There is no shortage of head-spinning statistics these days.
In Canada we consume the equivalent of 4.7 Earths every year. Our incessantly increasing consumption is depleting our dwindling resources - 90% of which end up in the garbage after a single use.
We have no choice but to rethink our economy. Having reached a key juncture in the economic recovery, we must redouble our efforts to transition toward a circular, decarbonized economy.
How are we doing so far in Quebec? According to a recent report produced by RECYC-QUÉBEC and Circle Economy, Quebec’s economy is 3.5% circular. That is three times less than the global economy and seven times less than the world leader, the Netherlands, whose economy is 24.5% circular (with a target to be a 100% circular economy by 2050!).
There are, however, more and more initiatives here in Canada in recent years.
At Équiterre, we are developing a new circular economy program centred on the following three guidelines.
1. Consume less, more responsibly
Transitioning to a circular economy requires a healthier relationship with material consumption, and an emphasis on restraint. At the heart of the resource depletion problem is an economic system of overproduction and overconsumption, disconnected from its impacts on human beings and the planet. The proliferation of gas-guzzling oversized vehicles on our roads is a striking example.
Consuming less, more responsibly, in a way that prioritizes our collective well-being, is an integral part of a circular economy strategy to help address the climate crisis.
2. Produce more durable goods that are more easily repaired
Équiterre has launched a new research project to identify levers for action to make it easier to repair electronic devices and appliances.
The project is a logical next step of the first Canada-wide study on obsolescence, published in 2018. We will be working to help ensure the rapid implementation of concrete changes that will help lengthen product lifespans.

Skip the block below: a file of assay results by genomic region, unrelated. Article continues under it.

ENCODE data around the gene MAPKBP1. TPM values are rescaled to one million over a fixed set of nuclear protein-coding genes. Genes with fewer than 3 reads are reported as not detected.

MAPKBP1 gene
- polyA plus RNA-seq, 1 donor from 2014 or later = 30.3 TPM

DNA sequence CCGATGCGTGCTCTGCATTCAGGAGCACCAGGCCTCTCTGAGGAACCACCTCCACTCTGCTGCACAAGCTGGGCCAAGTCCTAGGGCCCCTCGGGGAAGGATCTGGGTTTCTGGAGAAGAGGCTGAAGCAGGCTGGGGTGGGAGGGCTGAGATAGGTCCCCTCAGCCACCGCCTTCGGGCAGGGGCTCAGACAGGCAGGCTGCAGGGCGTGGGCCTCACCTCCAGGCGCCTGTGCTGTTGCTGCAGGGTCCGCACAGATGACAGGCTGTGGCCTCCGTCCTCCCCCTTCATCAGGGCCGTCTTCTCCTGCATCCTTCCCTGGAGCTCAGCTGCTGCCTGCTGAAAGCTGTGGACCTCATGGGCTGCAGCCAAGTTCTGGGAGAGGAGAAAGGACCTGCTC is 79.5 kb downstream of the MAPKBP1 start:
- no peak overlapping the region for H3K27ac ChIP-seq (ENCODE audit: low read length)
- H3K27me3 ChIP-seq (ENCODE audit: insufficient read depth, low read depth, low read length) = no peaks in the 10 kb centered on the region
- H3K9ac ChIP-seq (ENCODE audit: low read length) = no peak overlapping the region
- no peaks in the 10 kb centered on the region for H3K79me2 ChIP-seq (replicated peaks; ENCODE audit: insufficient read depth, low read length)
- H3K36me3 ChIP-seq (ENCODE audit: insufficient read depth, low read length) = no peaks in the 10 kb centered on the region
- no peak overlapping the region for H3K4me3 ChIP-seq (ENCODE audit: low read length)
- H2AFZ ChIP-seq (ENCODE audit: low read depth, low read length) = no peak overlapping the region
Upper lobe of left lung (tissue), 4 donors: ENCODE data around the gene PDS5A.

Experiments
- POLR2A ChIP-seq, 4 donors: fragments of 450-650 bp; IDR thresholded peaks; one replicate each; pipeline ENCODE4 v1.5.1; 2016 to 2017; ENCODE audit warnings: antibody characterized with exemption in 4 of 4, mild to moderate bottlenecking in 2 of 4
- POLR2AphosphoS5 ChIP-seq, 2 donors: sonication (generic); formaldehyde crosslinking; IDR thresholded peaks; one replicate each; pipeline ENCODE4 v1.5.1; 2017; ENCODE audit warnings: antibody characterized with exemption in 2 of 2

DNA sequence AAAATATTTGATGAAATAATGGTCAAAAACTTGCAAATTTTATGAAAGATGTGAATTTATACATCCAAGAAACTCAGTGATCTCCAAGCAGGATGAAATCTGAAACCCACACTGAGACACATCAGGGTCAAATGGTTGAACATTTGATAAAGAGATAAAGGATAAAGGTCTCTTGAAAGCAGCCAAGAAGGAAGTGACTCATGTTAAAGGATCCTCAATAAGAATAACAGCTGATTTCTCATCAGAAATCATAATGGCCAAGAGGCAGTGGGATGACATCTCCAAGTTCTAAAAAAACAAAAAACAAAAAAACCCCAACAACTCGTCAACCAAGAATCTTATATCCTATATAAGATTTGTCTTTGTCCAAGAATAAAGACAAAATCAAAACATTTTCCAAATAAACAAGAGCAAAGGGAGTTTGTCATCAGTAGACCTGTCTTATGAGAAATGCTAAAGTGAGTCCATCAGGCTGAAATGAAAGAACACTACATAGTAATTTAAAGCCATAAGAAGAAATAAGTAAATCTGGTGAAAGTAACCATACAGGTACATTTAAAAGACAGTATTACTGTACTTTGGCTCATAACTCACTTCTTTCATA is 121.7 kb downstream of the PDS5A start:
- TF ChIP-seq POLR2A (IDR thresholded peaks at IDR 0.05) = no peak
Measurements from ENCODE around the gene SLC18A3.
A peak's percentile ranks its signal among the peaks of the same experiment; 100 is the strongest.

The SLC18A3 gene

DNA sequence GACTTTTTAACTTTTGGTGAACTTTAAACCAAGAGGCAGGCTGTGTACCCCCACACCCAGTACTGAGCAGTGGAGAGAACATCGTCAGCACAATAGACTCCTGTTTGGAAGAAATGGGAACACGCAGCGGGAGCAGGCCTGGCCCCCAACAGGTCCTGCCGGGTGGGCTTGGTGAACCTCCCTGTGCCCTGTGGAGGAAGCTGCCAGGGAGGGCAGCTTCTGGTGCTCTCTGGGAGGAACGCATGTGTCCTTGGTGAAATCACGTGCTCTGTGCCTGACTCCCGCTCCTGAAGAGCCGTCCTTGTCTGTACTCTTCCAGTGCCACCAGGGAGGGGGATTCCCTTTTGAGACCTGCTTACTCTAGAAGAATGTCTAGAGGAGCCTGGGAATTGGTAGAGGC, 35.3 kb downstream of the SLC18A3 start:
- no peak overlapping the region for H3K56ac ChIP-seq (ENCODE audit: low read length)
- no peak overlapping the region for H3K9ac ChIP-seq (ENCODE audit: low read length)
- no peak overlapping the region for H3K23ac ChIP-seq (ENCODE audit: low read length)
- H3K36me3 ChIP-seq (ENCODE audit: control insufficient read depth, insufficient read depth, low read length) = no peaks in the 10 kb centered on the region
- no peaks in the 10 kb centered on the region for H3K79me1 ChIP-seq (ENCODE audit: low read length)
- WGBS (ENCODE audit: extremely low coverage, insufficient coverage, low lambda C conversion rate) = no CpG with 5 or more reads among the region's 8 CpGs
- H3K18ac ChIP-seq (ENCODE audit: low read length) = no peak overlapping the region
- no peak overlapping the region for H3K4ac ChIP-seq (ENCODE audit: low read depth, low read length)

Just last month, we launched a petition urging the Quebec government to make it easier for consumers to have their items repaired and to help them have better access to information about product lifespan and repairability.
3. Raise awareness among businesses, governments and the public
Businesses need to understand and take responsibility for the consequences of their actions on society and the environment. Efforts to raise awareness must shift into higher gear.
Équiterre’s annual benefit event this year will seek to do just that. Entitled, “The circular economy: jobs of the future” the event will welcome hundreds of stakeholders from economic, social and political realms. We’d love to have you join us! Register for our virtual event, to be held on November 17, to come share your thoughts on the new and emerging socioeconomic models.
I’m very excited about the future of the circular economy in Quebec and I’m encouraged to see many groups actively engaged in reduction at source initiatives across the province. But for these projects to be developed and rolled out on a larger scale, our governments must establish a strong roadmap with adequate funding.
We must transition from a linear to a circular economy. It will not only help to address the climate crisis, but will also help us to prioritize our well-being: shifting away from unbridled consumption and towards a greater emphasis on nature and human relations.